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Analyzing the Impact of Fdi on Inflation of the Nafta Countries Using Fixed Effects

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Analyzing the impact of FDI on Inflation of the NAFTA Countries using Fixed Effects Model and Random Effect Model
Objective of this study is to examine the impact of foreign direct investment on the inflation of the NAFTA countries (United States, Canada and Mexico). To conduct the analysis we have developed a panel data set consisting of FDI and inflation data of all three countries from 1988 to 2014. One important aspect of this analysis is test the notion that unobservable factors that might simultaneously affect the left hand side and right hand side of the regression are time-invariant.
To test this, we need to use Fixed Effects (F-E) model and Random Effects (R-E) model. We used STATA for necessary analysis. Results are presented below:
Simple OLS regression (see Table-1) tells us that for NAFTA countries, FDI and inflation is negatively correlated and statistically significant. The estimated coefficient of -.0000251 indicates that for 1 dollar increase in FDI, inflation is expected to decrease by .0000251%, ceteris paribus.
The data set has been estimated by both 1) least squares dummy variable (LSDV) estimator. 2) Fixed effects estimator. The LSDV (see Table-2) fits the data better than does the pooled OLS. The F statistic increased from 5.05 to 10.21 (p<0000); SSE (sum of squares due to error or residual) decreased from .633356331 to .482044733; and R2 increased from 0.0601 to 0.2846. Due to the dummies included, this model loses two degrees of freedom (from 79 to 77). Parameter estimates is different from those in the pooled OLS. Under LSDV, FDI is no more a significant estimator of inflation.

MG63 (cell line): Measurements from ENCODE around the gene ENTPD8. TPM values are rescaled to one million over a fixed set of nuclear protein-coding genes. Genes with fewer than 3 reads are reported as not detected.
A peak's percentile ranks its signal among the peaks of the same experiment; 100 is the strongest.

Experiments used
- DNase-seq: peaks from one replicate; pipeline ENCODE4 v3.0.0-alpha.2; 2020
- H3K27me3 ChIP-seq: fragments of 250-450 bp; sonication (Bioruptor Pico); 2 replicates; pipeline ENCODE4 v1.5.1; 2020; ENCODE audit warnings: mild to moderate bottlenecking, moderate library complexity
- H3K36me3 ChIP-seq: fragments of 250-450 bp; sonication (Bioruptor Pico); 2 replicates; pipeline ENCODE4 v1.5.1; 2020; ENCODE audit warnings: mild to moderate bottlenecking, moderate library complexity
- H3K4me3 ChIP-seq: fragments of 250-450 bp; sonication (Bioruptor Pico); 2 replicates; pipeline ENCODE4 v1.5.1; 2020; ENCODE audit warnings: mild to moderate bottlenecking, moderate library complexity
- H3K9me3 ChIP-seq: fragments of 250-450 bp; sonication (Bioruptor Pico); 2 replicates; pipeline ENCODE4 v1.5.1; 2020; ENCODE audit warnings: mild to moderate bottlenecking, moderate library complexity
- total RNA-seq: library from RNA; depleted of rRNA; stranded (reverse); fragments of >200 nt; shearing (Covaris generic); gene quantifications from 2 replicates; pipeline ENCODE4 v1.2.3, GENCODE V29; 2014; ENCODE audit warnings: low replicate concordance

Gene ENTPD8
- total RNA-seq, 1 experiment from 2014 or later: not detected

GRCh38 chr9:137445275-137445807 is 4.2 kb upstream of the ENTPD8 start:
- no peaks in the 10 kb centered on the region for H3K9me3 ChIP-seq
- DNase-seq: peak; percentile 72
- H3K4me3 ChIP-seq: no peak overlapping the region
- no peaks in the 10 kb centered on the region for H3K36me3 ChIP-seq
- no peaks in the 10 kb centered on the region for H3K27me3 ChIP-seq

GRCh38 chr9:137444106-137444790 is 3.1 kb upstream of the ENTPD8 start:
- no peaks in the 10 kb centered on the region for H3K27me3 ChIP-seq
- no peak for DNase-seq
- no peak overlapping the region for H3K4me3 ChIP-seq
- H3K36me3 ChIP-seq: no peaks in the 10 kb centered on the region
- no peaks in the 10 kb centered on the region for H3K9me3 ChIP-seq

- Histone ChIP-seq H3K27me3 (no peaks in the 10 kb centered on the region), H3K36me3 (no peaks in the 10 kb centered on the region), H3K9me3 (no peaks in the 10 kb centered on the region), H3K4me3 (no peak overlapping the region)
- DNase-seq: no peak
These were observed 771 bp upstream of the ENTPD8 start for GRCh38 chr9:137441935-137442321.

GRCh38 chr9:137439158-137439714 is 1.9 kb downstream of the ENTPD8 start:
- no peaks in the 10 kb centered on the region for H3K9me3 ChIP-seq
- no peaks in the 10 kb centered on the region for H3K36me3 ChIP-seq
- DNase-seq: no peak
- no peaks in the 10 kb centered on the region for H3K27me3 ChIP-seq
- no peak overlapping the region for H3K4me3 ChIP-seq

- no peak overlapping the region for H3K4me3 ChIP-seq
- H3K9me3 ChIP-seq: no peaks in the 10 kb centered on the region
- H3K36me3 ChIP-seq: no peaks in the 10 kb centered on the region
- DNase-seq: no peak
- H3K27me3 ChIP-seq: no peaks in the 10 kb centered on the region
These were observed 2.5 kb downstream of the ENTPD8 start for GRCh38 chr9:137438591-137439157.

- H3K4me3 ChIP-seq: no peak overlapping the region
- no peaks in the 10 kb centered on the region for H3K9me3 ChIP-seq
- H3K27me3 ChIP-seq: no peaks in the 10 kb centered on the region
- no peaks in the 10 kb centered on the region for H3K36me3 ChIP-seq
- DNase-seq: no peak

Fixed-effects regression (see Table-3) provides us P value of 0.4669 and F value of 0.53, which lead us to the acceptance of the null hypothesis that three dummy parameters in LSDV are zero (e.g., μ1=0, μ2=0, μ3=0). The intra-class correlation measurement…...

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